Male and female catkins bloom on the same plant during the spring. The male catkins are brown and drooping and are larger than the more upright female catkins. The Rocky Mountain birch will grow best in consistently moist/wet soil.

Other Common Names: Water Birch, Western Birch, Red Birch, River Birch, Black Birch

Growing Zones: 4-6

Average Size at Maturity: 40-70 ft tall and 40-70 ft wide

Flowering Season: Spring

4. Paper Birch (Betula papyrifera)

Paper Birch (Betula papyrifera)
Image by Plant Image Library via Flickr

The Paper Birch is easily distinguishable from its white bark that peels off in large rolls with a slight pink inside. It’s the most widely distributed native birch and is a short lived, fast-growing tree.

Their unique appearance makes them stand out in the landscape. The simple leaves are 2-4” long ovate-to-oval, and are coarsely to doubly serrated.

The resinous buds are ovoid, whilst the pendulous fruit is cylindrical. The bark is red-brown at first, before separating into papery strips. The Paper Birch grows best in sandy loams in cool and moist areas.

Other Common Names: Paperbark Birch

Growing Zones: 2-7

Average Size at Maturity: 50-70 ft tall and 20-35 ft wide

Flowering Season: Mid-April – Beginning of June

5. Yellow Birch (Betula alleghaniensis)

Yellow Birch
Image by Plant Image Library via Flickr

The Yellow Birch is known for its characteristic golden/yellow peeling bark on mature specimens. It’s the tallest of all the North American Birches. The leaves are elliptical and about 2 ½ inches wide, simple, and alternate.

They have a pointed tip and finely toothed edges and are bronze/green when young, with long hairs on the underside, turning bright yellow in the fall.

The Yellow Birch looks similar to the Paper Birch, and it’s easy to confuse the two species. The easiest way to distinguish the two is by the leaves; those of the Yellow Birch are longer and narrower. The Yellow Birch is an important tree for wildlife as it provides food, shelter and breeding site for a number of birds.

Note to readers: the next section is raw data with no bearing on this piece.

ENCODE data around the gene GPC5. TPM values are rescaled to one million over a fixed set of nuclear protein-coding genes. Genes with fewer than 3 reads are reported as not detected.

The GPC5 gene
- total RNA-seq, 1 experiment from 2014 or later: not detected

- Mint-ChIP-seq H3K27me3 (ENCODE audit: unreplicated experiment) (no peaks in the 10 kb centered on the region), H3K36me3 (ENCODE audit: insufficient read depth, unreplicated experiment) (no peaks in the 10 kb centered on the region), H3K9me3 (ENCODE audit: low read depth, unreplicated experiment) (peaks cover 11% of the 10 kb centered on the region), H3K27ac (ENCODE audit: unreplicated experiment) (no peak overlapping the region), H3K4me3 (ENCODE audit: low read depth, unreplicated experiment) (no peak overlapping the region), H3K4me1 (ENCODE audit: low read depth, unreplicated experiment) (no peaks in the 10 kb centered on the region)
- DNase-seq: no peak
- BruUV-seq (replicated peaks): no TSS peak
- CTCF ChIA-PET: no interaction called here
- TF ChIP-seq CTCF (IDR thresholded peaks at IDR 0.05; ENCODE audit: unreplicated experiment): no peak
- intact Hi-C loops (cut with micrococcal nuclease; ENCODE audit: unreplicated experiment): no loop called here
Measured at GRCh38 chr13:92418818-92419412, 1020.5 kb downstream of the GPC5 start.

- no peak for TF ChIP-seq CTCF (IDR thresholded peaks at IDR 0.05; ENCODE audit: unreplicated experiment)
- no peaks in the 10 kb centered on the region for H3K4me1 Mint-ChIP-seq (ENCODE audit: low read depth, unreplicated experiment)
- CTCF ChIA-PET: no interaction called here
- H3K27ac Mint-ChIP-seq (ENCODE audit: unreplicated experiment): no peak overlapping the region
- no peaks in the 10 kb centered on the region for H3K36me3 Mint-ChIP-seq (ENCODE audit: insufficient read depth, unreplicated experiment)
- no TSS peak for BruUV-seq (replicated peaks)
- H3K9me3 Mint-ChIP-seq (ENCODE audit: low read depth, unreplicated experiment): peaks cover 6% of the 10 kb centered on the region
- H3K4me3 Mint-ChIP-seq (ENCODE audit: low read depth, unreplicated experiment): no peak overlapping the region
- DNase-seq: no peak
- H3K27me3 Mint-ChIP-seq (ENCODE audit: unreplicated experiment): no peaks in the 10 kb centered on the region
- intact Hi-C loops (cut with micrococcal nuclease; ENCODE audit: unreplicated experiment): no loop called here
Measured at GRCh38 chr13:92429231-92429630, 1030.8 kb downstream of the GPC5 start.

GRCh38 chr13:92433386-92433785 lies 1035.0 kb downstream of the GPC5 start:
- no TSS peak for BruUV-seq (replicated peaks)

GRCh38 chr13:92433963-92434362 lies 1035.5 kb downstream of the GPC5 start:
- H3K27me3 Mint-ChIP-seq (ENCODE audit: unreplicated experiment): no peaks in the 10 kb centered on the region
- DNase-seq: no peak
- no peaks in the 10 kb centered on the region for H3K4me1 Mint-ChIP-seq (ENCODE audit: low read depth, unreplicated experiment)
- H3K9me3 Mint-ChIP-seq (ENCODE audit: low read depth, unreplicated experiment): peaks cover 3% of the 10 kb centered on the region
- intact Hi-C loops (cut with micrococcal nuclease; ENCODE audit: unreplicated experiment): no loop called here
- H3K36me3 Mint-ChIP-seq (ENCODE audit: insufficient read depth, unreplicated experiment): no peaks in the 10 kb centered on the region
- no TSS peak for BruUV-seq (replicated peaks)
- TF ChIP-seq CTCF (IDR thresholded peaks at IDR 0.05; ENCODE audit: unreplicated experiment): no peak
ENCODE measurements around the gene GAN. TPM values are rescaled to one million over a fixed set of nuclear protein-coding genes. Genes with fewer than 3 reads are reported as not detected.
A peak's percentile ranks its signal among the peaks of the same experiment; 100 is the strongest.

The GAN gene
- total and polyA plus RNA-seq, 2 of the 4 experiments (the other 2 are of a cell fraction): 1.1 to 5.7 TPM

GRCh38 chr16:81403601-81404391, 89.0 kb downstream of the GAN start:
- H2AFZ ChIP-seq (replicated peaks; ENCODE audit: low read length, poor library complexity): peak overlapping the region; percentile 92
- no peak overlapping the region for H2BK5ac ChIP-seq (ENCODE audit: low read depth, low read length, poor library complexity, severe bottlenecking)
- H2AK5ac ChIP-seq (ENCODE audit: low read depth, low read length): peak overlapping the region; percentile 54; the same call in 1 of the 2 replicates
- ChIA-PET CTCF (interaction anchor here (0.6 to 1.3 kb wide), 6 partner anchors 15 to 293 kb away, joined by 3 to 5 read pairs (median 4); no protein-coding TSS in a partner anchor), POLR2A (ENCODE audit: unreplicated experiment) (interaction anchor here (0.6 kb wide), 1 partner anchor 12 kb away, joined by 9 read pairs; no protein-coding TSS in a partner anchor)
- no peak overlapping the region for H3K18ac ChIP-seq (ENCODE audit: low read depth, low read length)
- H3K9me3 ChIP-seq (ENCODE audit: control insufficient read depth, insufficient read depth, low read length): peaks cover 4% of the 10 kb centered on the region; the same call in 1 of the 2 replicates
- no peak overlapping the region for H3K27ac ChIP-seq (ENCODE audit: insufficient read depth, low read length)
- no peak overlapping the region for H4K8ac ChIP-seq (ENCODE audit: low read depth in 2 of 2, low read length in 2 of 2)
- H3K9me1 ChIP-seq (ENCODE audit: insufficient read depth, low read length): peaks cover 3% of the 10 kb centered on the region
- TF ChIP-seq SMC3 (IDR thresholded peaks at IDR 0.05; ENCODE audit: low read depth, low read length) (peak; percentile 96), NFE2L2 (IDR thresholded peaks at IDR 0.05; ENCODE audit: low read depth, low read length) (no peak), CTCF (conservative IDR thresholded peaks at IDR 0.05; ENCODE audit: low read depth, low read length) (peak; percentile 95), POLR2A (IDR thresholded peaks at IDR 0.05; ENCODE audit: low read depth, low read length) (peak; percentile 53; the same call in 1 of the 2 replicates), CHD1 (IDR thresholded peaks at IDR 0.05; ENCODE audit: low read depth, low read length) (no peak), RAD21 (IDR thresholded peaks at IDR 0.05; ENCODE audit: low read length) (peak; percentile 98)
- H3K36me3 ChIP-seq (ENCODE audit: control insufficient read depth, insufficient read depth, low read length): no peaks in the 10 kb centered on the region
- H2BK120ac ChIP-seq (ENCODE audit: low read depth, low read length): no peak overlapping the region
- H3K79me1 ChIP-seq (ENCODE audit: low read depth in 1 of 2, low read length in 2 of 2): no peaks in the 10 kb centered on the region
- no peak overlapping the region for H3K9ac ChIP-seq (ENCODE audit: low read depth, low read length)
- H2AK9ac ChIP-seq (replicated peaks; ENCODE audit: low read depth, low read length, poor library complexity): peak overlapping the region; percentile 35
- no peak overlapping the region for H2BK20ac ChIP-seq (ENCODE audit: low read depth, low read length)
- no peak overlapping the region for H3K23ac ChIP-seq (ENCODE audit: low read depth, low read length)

The Yellow Birch also has a wider soil and moisture tolerance than the Paper Birch. It can grow in well-drained and poorly drained sites.

Other Common Names: Golden Birch, Swamp Birch

Growing Zones: 3-7

Average Size at Maturity: 60-75 ft tall and 35-50 ft wide

Flowering Season: April – May

Birches In Colorado

Birch Trees are gorgeous trees that stand out in the landscape due their exfoliating bark and tall slender profiles. They grow in USDA zones 3-9, which incorporates all of the state of Colorado’s planting and hardiness zones (zones 3-7).

They prefer moist and cool conditions and get stressed with temperatures over 75 Fahrenheit, so won’t be suited to some of areas of the state the experience hot and dry summers.

However, those with suitable conditions can reap the benefits of these much admired trees in their own yard or garden.

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Thomas Pitto

Propagation Expert & Permaculture Enthusiast

Thomas worked for a number of years as the head of plant propagation for a horticultural contractor taking care of many different species of ornamental trees & shrubs. He learned how to propagate certain endangered endemic species and has a love of permaculture, sustainability and conscious living. When Thomas isn't hiking in nature he can be found playing music, reading a book, or eating fruit under a tree.